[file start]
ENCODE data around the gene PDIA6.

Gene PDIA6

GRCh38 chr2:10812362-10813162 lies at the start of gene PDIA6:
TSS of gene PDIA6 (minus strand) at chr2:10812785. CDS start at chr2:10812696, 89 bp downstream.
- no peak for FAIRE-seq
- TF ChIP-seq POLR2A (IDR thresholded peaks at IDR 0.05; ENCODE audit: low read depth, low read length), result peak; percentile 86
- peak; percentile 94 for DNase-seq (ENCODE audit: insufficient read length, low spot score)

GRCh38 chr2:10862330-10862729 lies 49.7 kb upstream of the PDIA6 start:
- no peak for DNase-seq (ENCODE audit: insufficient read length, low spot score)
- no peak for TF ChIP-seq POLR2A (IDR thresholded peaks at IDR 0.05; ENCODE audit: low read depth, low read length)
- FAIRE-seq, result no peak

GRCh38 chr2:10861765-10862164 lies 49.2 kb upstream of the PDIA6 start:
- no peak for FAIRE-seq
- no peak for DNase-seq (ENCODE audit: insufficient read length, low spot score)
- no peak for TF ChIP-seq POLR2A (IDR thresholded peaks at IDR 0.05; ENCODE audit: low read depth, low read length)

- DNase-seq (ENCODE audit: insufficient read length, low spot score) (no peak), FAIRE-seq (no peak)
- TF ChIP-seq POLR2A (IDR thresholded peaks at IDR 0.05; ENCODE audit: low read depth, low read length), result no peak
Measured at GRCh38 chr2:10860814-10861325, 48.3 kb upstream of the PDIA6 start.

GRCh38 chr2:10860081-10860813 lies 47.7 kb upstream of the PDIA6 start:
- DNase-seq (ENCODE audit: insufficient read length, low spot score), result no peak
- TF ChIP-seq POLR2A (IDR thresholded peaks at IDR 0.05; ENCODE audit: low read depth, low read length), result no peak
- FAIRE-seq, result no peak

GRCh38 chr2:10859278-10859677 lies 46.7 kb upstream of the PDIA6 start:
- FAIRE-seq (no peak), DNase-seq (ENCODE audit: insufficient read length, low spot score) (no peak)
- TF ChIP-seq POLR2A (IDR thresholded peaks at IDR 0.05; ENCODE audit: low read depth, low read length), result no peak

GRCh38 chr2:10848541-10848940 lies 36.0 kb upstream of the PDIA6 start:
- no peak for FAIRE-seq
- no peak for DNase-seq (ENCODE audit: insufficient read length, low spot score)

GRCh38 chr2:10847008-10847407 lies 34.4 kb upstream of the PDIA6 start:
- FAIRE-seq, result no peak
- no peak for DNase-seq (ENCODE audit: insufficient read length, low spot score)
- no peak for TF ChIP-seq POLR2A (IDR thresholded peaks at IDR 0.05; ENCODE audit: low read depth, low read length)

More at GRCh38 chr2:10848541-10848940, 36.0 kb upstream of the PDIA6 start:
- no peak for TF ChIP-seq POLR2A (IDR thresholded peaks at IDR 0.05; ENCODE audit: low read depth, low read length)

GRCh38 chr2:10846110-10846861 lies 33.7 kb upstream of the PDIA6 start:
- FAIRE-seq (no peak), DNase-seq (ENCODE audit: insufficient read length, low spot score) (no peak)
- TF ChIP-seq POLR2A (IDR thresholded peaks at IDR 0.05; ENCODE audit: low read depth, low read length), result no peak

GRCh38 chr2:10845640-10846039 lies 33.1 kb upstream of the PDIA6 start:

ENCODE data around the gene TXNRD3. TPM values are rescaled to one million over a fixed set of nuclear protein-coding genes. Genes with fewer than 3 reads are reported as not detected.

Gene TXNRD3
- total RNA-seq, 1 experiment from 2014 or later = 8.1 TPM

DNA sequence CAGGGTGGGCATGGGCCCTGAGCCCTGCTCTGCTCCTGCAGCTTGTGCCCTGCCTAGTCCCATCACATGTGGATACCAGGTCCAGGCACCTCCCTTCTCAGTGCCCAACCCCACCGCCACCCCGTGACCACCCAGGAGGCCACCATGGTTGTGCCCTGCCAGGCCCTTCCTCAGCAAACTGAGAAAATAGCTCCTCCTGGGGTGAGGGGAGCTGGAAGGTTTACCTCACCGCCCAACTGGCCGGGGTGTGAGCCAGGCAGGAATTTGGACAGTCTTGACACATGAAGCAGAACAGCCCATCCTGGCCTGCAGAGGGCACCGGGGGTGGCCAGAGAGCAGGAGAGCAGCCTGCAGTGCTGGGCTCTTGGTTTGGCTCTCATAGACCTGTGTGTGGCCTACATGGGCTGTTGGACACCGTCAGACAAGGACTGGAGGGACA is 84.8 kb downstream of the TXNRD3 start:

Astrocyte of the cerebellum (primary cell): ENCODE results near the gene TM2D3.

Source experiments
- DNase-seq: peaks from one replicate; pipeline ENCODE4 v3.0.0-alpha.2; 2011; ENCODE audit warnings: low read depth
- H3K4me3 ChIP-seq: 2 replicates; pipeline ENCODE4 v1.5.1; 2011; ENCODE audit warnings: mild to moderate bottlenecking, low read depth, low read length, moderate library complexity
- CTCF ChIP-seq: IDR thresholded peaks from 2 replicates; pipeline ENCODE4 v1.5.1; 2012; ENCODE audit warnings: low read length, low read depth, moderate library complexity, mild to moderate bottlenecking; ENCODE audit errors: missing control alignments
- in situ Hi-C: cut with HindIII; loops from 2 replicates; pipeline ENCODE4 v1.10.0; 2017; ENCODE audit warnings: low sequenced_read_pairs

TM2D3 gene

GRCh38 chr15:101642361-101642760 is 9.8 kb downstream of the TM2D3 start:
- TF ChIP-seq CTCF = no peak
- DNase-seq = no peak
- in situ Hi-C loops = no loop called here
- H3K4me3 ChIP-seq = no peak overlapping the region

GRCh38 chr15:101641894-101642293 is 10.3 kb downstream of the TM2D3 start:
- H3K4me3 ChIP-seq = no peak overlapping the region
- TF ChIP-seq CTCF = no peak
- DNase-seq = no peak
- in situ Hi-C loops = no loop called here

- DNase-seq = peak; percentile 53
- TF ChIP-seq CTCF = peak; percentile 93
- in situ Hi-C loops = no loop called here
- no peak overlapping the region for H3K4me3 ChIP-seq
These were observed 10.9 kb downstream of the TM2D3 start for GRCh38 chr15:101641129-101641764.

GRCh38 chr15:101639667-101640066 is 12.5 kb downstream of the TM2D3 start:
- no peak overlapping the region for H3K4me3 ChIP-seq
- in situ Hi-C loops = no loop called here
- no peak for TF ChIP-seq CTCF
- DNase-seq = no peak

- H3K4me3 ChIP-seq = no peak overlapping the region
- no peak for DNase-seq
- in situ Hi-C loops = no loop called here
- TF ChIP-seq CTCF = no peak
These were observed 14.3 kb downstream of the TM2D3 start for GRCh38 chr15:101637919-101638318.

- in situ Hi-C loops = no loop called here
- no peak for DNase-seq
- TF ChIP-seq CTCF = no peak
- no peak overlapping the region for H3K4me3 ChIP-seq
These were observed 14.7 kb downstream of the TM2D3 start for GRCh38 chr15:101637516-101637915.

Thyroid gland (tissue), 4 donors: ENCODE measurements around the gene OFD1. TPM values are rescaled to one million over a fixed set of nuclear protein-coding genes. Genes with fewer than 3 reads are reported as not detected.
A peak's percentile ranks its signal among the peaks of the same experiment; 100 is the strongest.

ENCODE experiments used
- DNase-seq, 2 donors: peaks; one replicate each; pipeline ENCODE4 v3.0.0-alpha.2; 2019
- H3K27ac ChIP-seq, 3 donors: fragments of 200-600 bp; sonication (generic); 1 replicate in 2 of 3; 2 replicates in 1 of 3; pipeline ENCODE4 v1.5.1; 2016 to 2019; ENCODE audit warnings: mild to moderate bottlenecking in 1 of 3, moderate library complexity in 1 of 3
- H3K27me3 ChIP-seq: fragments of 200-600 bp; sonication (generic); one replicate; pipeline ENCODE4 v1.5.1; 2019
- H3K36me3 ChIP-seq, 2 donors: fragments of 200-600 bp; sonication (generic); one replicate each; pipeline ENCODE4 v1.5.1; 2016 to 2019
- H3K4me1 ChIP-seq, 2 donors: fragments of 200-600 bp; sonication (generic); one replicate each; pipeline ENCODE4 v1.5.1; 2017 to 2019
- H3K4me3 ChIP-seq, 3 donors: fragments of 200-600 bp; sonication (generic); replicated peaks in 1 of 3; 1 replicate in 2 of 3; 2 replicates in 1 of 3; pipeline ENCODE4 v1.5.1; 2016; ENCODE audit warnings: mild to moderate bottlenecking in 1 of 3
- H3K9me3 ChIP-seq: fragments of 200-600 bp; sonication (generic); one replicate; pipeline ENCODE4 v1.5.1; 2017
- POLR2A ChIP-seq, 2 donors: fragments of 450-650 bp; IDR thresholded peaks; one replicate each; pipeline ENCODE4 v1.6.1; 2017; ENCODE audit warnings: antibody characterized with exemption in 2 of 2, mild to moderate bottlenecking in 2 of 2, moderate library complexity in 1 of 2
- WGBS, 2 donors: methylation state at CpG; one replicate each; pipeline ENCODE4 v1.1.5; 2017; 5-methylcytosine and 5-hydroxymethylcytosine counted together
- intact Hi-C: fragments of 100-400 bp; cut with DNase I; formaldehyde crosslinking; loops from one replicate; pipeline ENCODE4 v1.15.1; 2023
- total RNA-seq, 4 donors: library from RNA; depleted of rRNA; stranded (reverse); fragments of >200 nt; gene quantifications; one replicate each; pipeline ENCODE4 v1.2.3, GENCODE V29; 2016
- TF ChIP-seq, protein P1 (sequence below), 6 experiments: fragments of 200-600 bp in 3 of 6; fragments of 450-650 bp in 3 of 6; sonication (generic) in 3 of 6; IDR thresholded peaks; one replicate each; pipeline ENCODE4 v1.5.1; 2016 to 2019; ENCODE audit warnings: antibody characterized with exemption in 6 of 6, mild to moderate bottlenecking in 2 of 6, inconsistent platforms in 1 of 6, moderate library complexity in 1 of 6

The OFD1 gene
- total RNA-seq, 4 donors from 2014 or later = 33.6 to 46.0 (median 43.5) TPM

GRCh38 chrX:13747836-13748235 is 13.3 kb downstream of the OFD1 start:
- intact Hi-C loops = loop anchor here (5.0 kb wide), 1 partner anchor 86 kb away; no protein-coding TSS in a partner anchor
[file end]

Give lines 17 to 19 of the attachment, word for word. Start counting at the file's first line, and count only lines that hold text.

- TF ChIP-seq POLR2A (IDR thresholded peaks at IDR 0.05; ENCODE audit: low read depth, low read length), result no peak
Measured at GRCh38 chr2:10860814-10861325, 48.3 kb upstream of the PDIA6 start.

GRCh38 chr2:10860081-10860813 lies 47.7 kb upstream of the PDIA6 start: